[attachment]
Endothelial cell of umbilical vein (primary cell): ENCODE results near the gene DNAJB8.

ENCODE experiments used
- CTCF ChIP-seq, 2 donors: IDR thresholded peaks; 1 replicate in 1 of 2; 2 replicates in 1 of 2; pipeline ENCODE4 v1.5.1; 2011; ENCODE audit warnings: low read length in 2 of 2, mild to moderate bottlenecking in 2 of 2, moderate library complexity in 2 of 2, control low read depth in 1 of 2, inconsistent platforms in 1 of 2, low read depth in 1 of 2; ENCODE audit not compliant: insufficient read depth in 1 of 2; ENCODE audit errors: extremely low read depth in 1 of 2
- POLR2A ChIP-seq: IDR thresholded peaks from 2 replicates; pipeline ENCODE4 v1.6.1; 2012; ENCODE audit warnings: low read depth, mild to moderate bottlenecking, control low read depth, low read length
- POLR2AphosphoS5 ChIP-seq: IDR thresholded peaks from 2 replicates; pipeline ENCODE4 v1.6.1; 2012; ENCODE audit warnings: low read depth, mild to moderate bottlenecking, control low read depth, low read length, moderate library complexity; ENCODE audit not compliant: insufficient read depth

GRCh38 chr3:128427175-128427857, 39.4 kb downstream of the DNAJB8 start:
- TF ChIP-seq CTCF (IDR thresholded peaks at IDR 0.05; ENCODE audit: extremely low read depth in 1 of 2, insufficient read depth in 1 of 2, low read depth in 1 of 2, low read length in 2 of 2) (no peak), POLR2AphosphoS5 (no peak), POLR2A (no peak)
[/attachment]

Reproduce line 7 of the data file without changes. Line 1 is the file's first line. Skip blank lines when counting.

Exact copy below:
- TF ChIP-seq CTCF (IDR thresholded peaks at IDR 0.05; ENCODE audit: extremely low read depth in 1 of 2, insufficient read depth in 1 of 2, low read depth in 1 of 2, low read length in 2 of 2) (no peak), POLR2AphosphoS5 (no peak), POLR2A (no peak)